Sunday, October 10, 2010
The Waiting for Superman movie is in Chicago theaters. I hope you're talking about it and that you've visited the web site to see how you can get involved. If you visit the Chicago page, you'll find the Tutor/Mentor Connection is listed as a resource.
Most of the other resources listed focus on fixing schools. We focus on making non-school volunteer-based tutor/mentor programs available in high poverty neighborhoods, so there are more people helping families and schools in high poverty neighborhoods.
We also point to an extensive reading library, with links to research, articles, blogs, and more that help learners understand the complext issues behind poverty and poorly performing schools.
In the Chicago Tribune today, an article titled "Stone Cold Silence" illustrates one part of this problem. Too many kids who grow up to commit or be victims of crime, are kids born out of wedlock, and raised by a single parent. The writer, Heather McDonald, says "The enemy" attacking Chicago's young people is not a nameless force but something quite specific: the disappearance of paternal responsibility.
She concludes with "At the margins, mentors and social workers can give fatherless boys a better chance of growing up to be law-abiding, stable adults, if those mentoring programs are infused with the kinds of masculine virtues promoted by the Boy Scouts."
Improving the learning opportunities and preparing more of our young people for 21st century jobs and careers, especially those living in high poverty area, is a hugely complex problem, just like changing the social habits that have led to so many fatherless children. As important as these problems are, solutions that reach even a fraction of communities are a long way off.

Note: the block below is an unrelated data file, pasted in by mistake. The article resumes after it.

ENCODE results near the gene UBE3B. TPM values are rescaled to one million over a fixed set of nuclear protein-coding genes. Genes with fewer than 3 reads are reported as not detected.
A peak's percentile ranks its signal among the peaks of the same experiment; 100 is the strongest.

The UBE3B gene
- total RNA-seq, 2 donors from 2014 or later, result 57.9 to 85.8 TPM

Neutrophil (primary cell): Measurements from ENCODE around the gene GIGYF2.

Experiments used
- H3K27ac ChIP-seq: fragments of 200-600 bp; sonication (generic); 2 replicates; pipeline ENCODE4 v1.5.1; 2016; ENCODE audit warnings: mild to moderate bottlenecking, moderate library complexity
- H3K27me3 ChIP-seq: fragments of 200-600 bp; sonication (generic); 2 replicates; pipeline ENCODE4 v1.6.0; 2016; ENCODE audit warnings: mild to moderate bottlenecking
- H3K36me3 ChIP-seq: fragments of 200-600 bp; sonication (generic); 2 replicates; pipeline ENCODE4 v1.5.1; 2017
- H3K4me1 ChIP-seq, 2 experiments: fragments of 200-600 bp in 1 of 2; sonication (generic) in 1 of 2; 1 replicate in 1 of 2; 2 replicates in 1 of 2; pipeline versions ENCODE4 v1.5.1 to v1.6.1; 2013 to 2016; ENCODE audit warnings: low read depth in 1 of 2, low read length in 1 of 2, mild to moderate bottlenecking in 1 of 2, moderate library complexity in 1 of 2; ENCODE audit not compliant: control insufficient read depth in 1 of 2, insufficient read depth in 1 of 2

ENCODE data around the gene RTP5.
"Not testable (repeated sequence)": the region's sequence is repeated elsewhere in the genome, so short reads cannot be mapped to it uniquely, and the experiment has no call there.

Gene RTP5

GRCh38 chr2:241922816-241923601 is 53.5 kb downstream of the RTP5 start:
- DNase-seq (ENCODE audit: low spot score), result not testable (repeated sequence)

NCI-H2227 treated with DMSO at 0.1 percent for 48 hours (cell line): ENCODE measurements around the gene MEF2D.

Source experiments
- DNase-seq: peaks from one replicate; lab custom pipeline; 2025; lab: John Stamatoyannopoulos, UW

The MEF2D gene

However, expanding the network of out-of-school adult support and learning opportunities for inner city kids can be achieve, for a growing minority of children, with the availability of programs like Cabrini Connections, Midtwown Education Foundation, Family Matters, WITS, and many others that we list in the Chicago Program Links on the T/MC Web site.
In each of these program kids are enrolled right now. People from business, faith groups, colleges, philanthropy, etc. can look at the way existing programs are organized, and create new programs in areas where none exist.
It only takes a commitment of a few dedicated people, and the commitment of a legion of donors and volunteers.
Let's look at Superman and work toward changing the world, but let's also look at the super men and women who lead the non profits offering tutoring/mentoring programs, and help them get the dollars and other resources each program needs to stay in the lives of the kids who already are part of these programs.
We can always look at the future and gain a crowd. It is harder to look at what we can do today, and what actions we can take, that can have a more immediate impact, and may contribute to the long term solutions.